Colorblindness, Anti-Racism, and Education: Lessons from Mexico
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On March 25, 2014, the UNM Language, Literacy and Sociocultural Studies Graduate Student Association (LLSS GSA), Latin American and Iberian Institute (LAII), and Student Organization for Latin American Studies (SOLAS) hosted Dr. Christina A. Sue, Assistant Professor of Sociology at the University of Colorado, Boulder.
Dr. Christina A. Sue is Assistant Professor with the Department of Sociology at the University of Colorado, Boulder. Sue's research focuses on immigration and comparative race/ethnicity (specifically identity formation, multiracialism, intermarriage, race, relations, and racial ideology), with a focus on the United States and Latin America. In this talk, Sue will discuss findings from her recent book, Land of the Cosmic Race: Race Mixture, Racism, and Blackness in Mexico, to inform the current debate over colorblindness. Colorblindness, which emerged in the latter half of the twentieth century, has become the dominant racial ideology in the United States. Supporters view colorblind ideology and related practices as an important antidote to race-conscious data gathering, affirmative action, and racial identity politics, which they perceive as fueling racism. However, opponents argue that the race-evasiveness of colorblindness is detrimental and has led to the further entrenchment of racism. As this debate continues to rage in the United States, little attention is being paid to its neighbor to the south - Mexico - which has adopted and institutionalized practices of colorblindness for nearly a century. The lack of attention to the Mexican case is unfortunate since the United States could learn a great deal from Mexico's long-standing social experiment with colorblindness.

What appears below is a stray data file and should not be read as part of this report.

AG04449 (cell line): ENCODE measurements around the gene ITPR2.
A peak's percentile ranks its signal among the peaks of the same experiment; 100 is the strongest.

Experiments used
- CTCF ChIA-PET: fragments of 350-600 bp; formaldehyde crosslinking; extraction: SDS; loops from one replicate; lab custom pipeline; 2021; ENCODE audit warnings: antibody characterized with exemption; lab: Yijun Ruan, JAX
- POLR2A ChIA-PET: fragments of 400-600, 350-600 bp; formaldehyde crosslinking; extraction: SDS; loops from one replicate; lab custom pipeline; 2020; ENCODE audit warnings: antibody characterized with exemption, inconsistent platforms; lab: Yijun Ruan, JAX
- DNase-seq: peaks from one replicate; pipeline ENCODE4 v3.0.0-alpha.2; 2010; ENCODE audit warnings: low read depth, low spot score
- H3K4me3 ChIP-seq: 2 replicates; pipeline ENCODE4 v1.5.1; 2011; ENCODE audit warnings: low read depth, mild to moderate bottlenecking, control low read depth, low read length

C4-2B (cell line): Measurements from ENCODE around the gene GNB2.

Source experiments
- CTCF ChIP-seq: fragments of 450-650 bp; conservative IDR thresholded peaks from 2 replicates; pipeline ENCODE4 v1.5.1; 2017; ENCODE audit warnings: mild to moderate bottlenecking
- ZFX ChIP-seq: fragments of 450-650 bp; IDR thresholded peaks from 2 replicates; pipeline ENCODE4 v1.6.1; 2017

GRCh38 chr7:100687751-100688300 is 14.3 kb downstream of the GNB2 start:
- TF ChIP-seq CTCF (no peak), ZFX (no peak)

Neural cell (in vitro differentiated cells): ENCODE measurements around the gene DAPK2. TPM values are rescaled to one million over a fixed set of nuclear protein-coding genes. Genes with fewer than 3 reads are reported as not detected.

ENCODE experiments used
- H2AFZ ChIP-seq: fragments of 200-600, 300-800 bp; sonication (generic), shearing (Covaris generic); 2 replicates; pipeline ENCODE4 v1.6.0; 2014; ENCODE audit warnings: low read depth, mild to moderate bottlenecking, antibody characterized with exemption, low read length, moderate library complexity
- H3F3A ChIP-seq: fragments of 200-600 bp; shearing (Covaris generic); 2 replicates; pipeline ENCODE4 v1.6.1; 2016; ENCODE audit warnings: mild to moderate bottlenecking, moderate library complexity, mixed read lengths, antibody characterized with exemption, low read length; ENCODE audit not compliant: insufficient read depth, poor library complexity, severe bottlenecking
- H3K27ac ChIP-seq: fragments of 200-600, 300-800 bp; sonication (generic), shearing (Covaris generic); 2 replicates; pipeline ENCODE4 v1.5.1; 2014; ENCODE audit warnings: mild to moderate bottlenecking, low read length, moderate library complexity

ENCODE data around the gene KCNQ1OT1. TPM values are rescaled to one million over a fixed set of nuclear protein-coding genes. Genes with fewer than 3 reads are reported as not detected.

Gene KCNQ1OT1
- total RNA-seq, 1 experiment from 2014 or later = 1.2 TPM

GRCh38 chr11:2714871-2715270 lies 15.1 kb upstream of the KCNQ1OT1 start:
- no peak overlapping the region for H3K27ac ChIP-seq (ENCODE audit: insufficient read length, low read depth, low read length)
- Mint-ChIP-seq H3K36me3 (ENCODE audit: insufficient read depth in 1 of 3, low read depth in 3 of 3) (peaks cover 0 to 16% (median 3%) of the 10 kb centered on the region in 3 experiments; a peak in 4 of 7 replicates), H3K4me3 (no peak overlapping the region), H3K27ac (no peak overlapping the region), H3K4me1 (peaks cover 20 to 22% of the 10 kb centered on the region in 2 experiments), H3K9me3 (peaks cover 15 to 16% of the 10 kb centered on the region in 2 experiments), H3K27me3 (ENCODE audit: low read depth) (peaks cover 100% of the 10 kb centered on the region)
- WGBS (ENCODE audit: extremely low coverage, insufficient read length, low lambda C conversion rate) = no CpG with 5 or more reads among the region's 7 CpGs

Sue, Dr. Christina A.. "Colorblindness, Anti-Racism, and Education: Lessons from Mexico." (2014). https://digitalrepository.unm.edu/laii_events/73